According to Tapia, stagnation or depression theory has crept into Marxist explanations because of confusions created by Engels, “as in so many other things, Engels’ interpretation became “the Marxist truth.”  Tapia reckons that accepting Engels’ analysis means swallowing the stagnationist theses of post Keynesians like Kalecki or the Monthly Review School of Sweezy and Baran.  This is misguided, says Tapia.  “Engels’s suggestion that acute crises recurring approximately at decennial intervals had been displaced by protracted cycles and longer periods of depression does not fit with the empirical data of the last decades of the 19th century.”  According to Tapia, there is no evidence to support Engels’ insight – capitalist production has had booms and slumps since the 1970s not a long-term decline.  It has been a period of ceaseless accumulation of capital interrupted by temporary crises.

Here I do not agree with Tapia.  In my view, Engels’ so-called distortions of Marx’s theories is a myth – see my book, Engels 200. I do not think that Engels distorted Marx’s theory of crises with a stagnationist one.  Engels wrote about ‘a permanent and chronic depression’ in 1886, right in the depth of the long 19th century depression that engulfed the major economies from about 1873-95.  Surely, Engels was right in characterising that period as something different from the previous boom period from 1850-73, which still had a succession of crises? 

Tapia criticises the stagnationists who reckon that after the 1970s, capitalism has just grinded downwards and he lumps my own view (expressed in my book The Long Depression) into stagnationist bloc.  Let me defend myself.  I do not agree with the likes of Robert Brenner and Monthly Review that capitalism entered a period of permanent stagnation from the 1970s.  In my book, I argue that capitalist accumulation is both cyclical and secular in character i.e profitability rates can rise for a period of time, even decades, but then re-enter a period of decline – but within each of those periods, there are still shorter cycles of boom and slump.  In the ‘neoliberal’ period from the early 1980s to the end of the 20th century, profitability, investment and real GDP growth picked up compared to the world profitability crisis from the mid-1960s to the end of the 1970s.  Nevertheless, profitability eventually resumed its secular fall from the end of the 20th century – a period I call a Long Depression.  Tapia’s own graph of US profitability since 1970 shows just that.

Tapia’s rejection of what he considers is stagnation theory also leads him to reject the idea of long cycles or waves (as originally proposed by Kondratiev and promoted by others like Ernest Mandel, Anwar Shaikh and myself).  For him, K-waves are “a kind of Russell’s teapot, an entity whose existence cannot be disproved.  My conclusion on K-waves is that the evidence in favour of its existence is no more convincing than the statistics William Stanley Jevons or Henry L. Moore provided more than a century ago to demonstrate that business cycles are linked to astronomical events. Without much effort and without any need to appeal to K-waves, all this can be interpreted as substantive evidence in favor of a long-term decrease in the rate of accumulation of capital, a long-term increase of the weight of the financial sphere in the global economy during recent decades, and a likely evolution of world capitalism toward more generalized crises.” 

Maybe – but Tapia dismisses too quickly some statistically sound work that suggests there are longer periods of upswing and downswing over and above the shorter cycles of boom and slump.  Indeed, there are several works that lend support to the concept of longer cycles.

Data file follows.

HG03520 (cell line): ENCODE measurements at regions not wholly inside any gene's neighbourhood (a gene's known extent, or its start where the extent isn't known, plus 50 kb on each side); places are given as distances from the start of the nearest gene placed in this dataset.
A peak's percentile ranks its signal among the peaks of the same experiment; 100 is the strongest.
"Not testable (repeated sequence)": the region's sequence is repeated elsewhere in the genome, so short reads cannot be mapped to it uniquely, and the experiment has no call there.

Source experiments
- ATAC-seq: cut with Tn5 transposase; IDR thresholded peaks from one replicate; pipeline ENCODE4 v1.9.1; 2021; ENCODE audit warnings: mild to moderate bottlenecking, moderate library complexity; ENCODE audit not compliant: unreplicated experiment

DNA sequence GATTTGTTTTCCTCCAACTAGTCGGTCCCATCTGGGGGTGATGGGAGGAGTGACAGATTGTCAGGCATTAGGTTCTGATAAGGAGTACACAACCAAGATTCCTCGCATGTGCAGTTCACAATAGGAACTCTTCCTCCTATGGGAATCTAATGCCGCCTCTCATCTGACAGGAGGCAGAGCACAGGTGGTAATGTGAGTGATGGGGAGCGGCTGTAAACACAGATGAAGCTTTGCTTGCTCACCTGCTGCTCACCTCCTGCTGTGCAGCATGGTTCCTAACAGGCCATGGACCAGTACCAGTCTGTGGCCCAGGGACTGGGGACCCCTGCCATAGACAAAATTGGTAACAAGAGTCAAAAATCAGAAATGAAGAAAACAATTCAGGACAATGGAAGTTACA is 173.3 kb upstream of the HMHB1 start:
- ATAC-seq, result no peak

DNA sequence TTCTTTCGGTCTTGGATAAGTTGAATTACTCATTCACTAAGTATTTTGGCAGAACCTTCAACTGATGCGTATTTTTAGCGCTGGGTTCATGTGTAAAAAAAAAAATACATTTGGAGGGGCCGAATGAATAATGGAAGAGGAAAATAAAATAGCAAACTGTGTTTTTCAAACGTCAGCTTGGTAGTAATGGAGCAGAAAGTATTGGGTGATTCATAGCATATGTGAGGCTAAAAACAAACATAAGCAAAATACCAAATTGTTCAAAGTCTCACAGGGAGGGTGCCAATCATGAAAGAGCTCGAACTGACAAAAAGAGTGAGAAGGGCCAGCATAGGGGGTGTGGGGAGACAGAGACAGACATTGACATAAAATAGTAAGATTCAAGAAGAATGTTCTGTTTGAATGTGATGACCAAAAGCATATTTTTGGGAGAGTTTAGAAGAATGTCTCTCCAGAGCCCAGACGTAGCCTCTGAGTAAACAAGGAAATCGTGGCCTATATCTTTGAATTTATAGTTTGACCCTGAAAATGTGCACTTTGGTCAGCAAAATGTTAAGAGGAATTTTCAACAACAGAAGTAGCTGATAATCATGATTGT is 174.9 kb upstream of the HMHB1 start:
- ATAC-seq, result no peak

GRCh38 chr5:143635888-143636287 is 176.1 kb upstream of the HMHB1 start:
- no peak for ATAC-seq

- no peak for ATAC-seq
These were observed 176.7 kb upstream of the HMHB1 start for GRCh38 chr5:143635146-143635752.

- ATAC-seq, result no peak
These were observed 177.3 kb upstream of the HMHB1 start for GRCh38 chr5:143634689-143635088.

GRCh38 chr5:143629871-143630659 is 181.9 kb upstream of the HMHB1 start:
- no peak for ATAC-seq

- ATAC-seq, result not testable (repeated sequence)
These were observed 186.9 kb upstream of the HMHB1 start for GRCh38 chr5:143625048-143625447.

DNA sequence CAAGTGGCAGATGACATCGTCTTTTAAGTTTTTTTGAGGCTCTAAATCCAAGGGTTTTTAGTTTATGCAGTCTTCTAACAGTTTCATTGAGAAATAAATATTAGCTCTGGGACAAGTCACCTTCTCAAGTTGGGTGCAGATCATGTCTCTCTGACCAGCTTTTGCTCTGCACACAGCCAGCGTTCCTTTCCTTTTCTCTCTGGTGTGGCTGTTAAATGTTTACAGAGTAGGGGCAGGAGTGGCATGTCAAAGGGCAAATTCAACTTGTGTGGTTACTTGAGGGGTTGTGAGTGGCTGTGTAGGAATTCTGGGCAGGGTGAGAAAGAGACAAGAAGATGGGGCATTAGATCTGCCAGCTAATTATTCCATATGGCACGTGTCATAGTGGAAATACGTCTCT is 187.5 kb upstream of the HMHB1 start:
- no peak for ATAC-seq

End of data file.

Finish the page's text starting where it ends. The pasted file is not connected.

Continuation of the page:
Why does this matter?  Well, if there is good evidence for long cycles based on the movement of profitability over a few decades, I think that would help to explain where the world economy is going – is it in a period of growth and upswing (interspersed with slumps) or one of downswing where nothing much improves (see my book The Long Depression, Chapter 12).  In my view, we are in the latter right now.  But that does not rule out a new period of upswing in the future. It’s not some permanent stagnation.

There are two more contributions that Tapia makes to understanding of modern crises.  The first is the relation of economic growth to carbon emissions.  Economic growth is directly linked to the growth of emissions; indeed, crises of the world economy are the only periods in the past half-century in which the steady growth in global emissions of CO2 has slowed down.  For instance, when the world economy contracted by 0.83 trillion dollars in 2009, emissions of CO2 contracted by 0.46 gigatons. Even more dramatically, in 2020 the world economy contracted by 2.8 trillion dollars while emissions dropped by 1.9 gigatons.

The second contribution is that Tapia shows that in each period of expansion of capitalism there is a strong increase in the demand for raw materials and energy, raising their prices. Constant capital in Marxist theory includes circulating capital (raw materials etc) and not just fixed assets. There is a general law that the rate of profit varies inversely with the value of the raw materials (eg oil).  (We take up Tapia’s insight in our book Capitalism in the 21st century.) p16)

In sum, Tapia’s Six Crises is essential reading for the evidence supporting Marx’s view that crises are endemic to capitalism and are now generalised through the world.  Major economic crises occur at least once per decade and “the mostly failed attempt to create institutions of “global governance” show quite clearly that the ability of the market economy to regulate itself and produce efficient social outcomes is just a myth”. 

Tapia: “The internal dynamics of capitalism will continue generating economic crises and ecological destruction, stoking mass poverty, social unrest, and mass migrations. It looks quite clear that all these processes in the absence of a world government significantly increase the risk of a world war. Thus the choice is not between this system and a modification of it that is more stable and efficient, but between this system and another system that must necessarily be very different in order to at least allow a significant portion of the 8 billion human inhabitants of our planet to live in peace with themselves and with nature.“